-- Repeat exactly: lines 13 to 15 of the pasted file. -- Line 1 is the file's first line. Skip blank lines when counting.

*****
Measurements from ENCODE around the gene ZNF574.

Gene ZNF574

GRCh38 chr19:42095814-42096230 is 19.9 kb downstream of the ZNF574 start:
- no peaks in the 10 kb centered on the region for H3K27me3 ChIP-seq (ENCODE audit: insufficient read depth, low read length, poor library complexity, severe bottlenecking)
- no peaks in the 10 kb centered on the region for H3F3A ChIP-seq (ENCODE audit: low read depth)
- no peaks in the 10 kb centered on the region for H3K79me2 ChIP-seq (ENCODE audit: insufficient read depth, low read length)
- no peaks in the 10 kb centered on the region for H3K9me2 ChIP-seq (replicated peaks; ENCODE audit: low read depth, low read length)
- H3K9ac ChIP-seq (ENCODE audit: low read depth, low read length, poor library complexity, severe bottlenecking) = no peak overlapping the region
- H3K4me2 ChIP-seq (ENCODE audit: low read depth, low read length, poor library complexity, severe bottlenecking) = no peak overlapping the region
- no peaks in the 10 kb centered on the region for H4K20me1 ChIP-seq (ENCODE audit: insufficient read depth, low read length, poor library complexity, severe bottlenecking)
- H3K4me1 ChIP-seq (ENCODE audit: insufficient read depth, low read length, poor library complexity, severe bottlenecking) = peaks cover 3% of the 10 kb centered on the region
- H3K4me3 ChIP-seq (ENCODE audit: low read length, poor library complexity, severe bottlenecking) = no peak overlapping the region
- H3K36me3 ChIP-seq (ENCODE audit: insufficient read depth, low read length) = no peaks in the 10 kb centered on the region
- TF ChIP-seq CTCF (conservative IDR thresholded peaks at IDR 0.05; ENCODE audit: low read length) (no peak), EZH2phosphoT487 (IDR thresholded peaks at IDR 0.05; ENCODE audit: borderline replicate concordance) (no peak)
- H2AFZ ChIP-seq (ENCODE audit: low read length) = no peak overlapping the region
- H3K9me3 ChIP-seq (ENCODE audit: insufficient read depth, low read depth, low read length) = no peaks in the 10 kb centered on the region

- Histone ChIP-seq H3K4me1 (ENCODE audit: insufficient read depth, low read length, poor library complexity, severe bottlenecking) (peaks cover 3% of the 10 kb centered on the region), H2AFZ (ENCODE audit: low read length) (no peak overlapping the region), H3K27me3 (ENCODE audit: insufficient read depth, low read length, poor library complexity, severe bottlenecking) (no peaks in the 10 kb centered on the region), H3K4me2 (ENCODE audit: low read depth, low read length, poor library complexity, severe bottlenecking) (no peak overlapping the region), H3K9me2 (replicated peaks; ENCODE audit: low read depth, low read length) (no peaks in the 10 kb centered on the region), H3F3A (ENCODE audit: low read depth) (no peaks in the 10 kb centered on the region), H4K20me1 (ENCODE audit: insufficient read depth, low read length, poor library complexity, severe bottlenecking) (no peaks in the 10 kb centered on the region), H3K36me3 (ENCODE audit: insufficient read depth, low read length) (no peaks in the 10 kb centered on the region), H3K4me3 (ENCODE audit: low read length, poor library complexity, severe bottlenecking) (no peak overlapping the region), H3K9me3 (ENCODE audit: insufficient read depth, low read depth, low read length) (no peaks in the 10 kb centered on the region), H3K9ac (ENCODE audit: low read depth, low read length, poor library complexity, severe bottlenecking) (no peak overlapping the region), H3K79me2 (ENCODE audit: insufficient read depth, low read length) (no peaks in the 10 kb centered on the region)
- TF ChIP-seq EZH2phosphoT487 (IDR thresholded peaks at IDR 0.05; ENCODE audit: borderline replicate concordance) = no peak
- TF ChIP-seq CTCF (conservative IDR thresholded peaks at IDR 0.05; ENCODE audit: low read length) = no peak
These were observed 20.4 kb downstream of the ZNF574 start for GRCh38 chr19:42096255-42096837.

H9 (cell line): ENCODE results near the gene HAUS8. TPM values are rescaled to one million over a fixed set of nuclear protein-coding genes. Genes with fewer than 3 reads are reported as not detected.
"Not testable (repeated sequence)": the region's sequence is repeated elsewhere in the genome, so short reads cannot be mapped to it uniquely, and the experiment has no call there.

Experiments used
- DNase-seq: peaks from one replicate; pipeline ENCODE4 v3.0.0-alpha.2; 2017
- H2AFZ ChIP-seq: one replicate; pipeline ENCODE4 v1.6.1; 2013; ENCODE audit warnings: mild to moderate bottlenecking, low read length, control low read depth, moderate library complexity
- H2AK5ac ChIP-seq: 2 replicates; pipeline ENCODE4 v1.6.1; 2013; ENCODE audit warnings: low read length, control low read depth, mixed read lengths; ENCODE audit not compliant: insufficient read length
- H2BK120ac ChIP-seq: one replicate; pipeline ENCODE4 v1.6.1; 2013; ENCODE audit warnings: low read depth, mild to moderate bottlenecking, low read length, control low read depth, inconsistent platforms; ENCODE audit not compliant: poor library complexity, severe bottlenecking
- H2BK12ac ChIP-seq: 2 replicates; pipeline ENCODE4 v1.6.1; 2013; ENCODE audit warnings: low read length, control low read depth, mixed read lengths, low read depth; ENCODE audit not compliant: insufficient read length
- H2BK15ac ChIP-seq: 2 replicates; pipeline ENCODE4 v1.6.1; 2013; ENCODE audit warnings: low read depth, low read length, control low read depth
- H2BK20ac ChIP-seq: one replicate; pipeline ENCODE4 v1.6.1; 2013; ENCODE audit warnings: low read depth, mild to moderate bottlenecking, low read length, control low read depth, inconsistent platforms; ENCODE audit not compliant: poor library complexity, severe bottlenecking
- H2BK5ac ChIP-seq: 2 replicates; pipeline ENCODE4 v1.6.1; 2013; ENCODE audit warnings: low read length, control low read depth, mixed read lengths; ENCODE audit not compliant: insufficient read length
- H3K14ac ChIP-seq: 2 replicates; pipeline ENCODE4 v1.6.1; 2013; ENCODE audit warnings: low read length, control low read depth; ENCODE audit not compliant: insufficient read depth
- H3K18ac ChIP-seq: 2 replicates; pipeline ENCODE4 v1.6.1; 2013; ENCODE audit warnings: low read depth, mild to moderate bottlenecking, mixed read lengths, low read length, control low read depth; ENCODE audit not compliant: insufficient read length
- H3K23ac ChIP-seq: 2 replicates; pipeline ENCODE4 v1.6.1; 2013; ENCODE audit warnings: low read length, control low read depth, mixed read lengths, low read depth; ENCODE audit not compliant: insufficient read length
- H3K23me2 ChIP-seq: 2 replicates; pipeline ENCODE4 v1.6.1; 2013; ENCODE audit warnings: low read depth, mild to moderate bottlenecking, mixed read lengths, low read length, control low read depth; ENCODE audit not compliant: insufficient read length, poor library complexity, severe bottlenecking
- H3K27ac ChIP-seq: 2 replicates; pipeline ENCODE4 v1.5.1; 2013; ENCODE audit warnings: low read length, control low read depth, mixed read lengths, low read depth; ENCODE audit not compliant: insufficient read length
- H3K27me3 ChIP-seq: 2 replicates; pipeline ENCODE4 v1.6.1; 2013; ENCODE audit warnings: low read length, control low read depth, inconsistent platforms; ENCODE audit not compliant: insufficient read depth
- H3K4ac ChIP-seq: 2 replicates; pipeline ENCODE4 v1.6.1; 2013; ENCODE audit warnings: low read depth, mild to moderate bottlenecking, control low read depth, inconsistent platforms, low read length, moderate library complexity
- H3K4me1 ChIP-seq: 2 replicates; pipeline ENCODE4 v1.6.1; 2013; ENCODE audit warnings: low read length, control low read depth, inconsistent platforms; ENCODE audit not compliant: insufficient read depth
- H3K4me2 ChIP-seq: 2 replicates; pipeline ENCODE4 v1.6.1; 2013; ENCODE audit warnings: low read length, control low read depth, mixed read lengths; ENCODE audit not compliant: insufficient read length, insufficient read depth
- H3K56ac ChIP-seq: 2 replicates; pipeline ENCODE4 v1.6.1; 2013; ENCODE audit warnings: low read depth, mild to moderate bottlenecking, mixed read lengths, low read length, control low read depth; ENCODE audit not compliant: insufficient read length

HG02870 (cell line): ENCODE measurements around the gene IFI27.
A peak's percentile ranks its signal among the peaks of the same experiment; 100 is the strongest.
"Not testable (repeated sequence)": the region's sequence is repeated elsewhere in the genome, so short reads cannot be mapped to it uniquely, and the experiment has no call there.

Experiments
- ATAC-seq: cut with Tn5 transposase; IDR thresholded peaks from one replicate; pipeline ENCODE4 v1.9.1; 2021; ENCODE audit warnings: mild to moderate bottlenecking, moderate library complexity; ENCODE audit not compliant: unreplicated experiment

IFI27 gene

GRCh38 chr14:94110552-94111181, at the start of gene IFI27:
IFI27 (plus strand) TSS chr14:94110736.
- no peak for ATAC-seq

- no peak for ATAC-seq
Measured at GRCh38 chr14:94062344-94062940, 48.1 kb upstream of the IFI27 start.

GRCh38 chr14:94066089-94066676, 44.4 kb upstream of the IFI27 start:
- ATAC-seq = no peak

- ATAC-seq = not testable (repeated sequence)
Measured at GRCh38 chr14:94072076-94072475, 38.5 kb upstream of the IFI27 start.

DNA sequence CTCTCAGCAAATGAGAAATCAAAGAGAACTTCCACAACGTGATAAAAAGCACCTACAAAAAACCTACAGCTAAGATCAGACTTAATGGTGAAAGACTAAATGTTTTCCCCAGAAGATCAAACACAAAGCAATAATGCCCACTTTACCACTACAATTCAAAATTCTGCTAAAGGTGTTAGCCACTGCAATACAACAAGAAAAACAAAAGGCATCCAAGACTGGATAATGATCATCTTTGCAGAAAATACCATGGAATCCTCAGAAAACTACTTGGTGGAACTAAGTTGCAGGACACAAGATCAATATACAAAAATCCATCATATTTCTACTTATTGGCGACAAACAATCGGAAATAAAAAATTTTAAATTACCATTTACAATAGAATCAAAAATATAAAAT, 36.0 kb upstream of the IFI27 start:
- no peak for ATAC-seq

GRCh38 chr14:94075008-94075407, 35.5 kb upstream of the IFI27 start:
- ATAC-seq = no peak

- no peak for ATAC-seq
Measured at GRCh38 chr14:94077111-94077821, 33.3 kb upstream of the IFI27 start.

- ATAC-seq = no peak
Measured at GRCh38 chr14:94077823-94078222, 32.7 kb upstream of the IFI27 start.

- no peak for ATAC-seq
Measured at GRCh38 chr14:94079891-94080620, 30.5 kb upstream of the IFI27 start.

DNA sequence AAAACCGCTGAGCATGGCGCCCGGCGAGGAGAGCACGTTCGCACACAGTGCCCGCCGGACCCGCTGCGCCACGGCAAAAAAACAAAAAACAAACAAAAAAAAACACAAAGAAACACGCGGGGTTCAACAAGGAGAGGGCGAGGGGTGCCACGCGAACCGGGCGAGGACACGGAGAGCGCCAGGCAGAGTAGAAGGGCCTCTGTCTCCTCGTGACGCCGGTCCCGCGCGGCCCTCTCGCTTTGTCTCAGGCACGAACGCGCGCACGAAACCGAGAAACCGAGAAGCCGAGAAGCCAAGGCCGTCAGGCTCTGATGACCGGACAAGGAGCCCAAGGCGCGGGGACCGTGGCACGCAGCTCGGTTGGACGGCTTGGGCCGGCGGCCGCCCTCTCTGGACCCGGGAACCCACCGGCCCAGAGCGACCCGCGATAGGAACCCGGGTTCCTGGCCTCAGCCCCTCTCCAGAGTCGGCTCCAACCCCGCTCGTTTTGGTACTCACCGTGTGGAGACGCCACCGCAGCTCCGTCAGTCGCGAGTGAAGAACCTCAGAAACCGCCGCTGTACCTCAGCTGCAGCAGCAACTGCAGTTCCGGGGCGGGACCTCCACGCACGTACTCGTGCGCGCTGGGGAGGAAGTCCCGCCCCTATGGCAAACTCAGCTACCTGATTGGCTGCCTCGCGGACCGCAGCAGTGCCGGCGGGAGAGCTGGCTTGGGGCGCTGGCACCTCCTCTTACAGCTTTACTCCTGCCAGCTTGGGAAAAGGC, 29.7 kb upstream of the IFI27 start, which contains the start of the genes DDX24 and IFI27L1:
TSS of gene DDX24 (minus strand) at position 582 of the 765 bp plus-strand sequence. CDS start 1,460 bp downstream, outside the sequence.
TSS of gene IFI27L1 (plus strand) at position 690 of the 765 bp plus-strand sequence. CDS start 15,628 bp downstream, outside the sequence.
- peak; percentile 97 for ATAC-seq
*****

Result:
- H3K36me3 ChIP-seq (ENCODE audit: insufficient read depth, low read length) = no peaks in the 10 kb centered on the region
- TF ChIP-seq CTCF (conservative IDR thresholded peaks at IDR 0.05; ENCODE audit: low read length) (no peak), EZH2phosphoT487 (IDR thresholded peaks at IDR 0.05; ENCODE audit: borderline replicate concordance) (no peak)
- H2AFZ ChIP-seq (ENCODE audit: low read length) = no peak overlapping the region